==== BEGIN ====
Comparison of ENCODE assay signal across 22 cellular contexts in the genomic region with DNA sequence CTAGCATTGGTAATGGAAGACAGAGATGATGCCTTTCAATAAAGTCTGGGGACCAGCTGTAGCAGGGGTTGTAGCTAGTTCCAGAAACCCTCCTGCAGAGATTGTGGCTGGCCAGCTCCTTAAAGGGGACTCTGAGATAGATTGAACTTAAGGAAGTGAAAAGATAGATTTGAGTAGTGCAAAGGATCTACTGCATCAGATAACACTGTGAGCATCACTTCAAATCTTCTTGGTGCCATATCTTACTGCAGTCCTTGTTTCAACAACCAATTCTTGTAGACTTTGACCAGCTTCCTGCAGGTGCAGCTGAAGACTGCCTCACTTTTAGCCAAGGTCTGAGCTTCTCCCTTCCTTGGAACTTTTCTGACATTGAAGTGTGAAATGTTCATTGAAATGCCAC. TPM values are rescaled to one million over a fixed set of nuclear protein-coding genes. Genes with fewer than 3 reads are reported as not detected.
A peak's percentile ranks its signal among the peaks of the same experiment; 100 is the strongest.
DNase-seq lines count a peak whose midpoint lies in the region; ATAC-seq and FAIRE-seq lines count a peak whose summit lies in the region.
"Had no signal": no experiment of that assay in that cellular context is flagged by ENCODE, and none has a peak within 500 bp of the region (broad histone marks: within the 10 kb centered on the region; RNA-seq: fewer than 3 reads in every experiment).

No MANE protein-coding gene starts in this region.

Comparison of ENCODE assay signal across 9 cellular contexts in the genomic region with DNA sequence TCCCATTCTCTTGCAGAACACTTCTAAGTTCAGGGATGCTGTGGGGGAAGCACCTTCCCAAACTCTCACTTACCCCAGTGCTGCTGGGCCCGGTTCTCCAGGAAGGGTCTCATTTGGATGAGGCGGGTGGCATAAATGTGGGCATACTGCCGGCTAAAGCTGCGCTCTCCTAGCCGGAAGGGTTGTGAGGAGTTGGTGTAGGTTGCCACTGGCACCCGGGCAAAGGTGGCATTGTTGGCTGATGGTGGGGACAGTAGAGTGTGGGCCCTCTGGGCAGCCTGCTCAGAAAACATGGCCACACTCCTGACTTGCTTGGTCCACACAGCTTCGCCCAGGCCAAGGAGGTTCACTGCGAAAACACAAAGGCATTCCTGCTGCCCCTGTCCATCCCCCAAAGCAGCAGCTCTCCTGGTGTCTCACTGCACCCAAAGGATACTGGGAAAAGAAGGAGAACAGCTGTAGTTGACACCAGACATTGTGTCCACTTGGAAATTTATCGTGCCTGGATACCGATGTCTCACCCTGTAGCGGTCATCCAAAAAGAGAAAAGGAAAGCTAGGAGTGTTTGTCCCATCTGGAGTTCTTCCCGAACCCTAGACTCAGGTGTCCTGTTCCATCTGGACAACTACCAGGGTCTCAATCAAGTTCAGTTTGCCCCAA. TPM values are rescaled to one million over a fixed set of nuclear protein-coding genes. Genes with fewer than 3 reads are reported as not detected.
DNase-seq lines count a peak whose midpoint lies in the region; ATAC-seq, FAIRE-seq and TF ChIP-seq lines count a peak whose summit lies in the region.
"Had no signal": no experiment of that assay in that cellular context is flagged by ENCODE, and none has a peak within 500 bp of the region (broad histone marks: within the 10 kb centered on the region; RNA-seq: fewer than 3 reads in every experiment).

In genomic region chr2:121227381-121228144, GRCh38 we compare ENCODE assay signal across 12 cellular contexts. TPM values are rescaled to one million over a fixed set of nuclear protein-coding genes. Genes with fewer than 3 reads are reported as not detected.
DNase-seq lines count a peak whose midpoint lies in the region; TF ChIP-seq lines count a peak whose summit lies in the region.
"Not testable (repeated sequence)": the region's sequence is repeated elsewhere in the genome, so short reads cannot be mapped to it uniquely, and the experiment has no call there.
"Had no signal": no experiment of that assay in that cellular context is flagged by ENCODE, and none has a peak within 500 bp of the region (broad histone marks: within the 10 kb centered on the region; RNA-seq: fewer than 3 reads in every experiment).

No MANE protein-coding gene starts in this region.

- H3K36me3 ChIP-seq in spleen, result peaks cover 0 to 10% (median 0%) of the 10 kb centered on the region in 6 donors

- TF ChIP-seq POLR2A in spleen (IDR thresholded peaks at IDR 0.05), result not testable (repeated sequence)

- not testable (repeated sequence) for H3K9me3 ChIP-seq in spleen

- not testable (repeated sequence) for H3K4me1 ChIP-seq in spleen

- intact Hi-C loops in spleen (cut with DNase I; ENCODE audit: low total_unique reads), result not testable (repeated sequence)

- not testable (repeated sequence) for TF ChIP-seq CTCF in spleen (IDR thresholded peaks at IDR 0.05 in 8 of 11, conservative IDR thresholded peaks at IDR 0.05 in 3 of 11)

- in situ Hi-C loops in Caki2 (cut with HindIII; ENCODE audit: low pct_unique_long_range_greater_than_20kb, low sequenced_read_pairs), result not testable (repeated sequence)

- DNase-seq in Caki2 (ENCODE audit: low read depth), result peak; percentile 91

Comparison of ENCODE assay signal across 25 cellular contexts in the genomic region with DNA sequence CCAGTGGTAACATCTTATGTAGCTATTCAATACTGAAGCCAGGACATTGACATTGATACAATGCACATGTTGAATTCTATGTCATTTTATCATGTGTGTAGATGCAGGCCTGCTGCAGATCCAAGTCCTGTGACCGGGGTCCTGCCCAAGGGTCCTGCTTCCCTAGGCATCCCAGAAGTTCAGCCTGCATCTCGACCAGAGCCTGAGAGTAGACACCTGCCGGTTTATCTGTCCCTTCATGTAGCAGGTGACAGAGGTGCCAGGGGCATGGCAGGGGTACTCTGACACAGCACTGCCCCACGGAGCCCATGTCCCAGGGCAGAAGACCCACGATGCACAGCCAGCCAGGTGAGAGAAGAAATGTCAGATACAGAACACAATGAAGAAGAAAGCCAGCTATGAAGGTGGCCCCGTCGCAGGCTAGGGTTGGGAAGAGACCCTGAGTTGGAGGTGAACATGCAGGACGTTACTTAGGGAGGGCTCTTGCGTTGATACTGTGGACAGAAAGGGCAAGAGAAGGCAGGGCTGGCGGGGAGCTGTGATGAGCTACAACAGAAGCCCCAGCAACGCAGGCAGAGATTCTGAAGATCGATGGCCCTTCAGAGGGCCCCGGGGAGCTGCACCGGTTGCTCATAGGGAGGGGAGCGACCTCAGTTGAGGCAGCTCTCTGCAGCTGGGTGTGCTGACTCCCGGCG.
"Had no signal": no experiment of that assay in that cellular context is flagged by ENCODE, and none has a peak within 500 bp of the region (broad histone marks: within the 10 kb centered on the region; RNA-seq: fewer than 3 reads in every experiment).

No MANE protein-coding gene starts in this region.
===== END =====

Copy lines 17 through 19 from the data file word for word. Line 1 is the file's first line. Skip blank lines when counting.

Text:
- not testable (repeated sequence) for H3K4me1 ChIP-seq in spleen

- intact Hi-C loops in spleen (cut with DNase I; ENCODE audit: low total_unique reads), result not testable (repeated sequence)

- not testable (repeated sequence) for TF ChIP-seq CTCF in spleen (IDR thresholded peaks at IDR 0.05 in 8 of 11, conservative IDR thresholded peaks at IDR 0.05 in 3 of 11)